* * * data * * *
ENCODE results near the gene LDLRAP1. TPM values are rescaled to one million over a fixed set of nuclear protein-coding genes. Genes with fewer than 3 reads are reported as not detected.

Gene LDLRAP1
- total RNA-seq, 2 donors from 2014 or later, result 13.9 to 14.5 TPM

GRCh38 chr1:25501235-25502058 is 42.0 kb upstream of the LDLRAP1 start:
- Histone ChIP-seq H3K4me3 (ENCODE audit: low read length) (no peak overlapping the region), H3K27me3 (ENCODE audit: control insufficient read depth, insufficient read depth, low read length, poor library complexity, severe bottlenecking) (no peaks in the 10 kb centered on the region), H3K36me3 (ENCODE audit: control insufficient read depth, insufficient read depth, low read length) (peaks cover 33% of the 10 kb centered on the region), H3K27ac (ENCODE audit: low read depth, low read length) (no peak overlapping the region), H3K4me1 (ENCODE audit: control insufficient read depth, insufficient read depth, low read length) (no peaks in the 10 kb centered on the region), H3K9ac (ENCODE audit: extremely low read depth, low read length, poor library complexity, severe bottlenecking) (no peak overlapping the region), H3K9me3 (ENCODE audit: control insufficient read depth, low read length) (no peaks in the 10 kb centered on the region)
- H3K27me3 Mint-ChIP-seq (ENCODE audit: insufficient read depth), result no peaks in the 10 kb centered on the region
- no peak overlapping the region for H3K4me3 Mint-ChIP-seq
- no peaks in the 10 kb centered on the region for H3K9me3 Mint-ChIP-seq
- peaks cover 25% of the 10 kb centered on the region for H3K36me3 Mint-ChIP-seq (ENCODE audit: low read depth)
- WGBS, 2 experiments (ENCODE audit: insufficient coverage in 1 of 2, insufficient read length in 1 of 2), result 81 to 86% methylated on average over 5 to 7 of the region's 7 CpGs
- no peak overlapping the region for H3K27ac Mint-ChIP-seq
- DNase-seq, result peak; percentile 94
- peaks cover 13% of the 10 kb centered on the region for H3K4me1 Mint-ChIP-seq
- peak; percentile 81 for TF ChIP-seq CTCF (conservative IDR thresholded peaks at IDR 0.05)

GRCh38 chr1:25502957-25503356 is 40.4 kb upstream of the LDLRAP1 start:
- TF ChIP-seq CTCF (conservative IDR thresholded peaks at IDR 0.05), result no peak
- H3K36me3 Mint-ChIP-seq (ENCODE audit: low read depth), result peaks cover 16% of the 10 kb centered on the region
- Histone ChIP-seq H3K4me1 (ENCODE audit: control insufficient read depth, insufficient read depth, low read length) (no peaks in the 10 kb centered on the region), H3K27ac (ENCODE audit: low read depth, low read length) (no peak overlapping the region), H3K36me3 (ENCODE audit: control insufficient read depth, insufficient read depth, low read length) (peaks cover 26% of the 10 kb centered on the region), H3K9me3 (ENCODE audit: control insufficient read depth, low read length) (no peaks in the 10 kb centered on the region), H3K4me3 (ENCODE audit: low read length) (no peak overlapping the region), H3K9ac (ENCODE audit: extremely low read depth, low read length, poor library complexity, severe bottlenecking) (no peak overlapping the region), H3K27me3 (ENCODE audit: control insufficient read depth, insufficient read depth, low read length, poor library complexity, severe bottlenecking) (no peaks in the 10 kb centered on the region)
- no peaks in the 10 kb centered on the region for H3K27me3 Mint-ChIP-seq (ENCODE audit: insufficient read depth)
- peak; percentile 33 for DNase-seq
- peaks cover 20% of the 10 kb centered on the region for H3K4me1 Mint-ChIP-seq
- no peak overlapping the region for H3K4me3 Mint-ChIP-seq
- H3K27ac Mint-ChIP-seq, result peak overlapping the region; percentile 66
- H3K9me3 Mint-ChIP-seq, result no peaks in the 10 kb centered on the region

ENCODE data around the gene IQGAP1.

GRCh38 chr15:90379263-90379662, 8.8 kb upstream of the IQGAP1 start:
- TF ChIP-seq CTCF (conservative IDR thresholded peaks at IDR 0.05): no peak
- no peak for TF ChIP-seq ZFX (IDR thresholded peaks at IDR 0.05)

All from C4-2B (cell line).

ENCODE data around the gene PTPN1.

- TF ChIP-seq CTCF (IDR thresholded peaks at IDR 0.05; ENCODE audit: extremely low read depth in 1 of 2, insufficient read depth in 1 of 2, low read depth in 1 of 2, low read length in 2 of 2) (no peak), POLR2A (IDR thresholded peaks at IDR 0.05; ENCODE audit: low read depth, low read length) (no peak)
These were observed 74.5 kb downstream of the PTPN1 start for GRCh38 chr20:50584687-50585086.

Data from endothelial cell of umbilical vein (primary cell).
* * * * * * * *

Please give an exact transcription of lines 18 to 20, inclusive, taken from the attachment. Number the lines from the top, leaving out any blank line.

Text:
- Histone ChIP-seq H3K4me1 (ENCODE audit: control insufficient read depth, insufficient read depth, low read length) (no peaks in the 10 kb centered on the region), H3K27ac (ENCODE audit: low read depth, low read length) (no peak overlapping the region), H3K36me3 (ENCODE audit: control insufficient read depth, insufficient read depth, low read length) (peaks cover 26% of the 10 kb centered on the region), H3K9me3 (ENCODE audit: control insufficient read depth, low read length) (no peaks in the 10 kb centered on the region), H3K4me3 (ENCODE audit: low read length) (no peak overlapping the region), H3K9ac (ENCODE audit: extremely low read depth, low read length, poor library complexity, severe bottlenecking) (no peak overlapping the region), H3K27me3 (ENCODE audit: control insufficient read depth, insufficient read depth, low read length, poor library complexity, severe bottlenecking) (no peaks in the 10 kb centered on the region)
- no peaks in the 10 kb centered on the region for H3K27me3 Mint-ChIP-seq (ENCODE audit: insufficient read depth)
- peak; percentile 33 for DNase-seq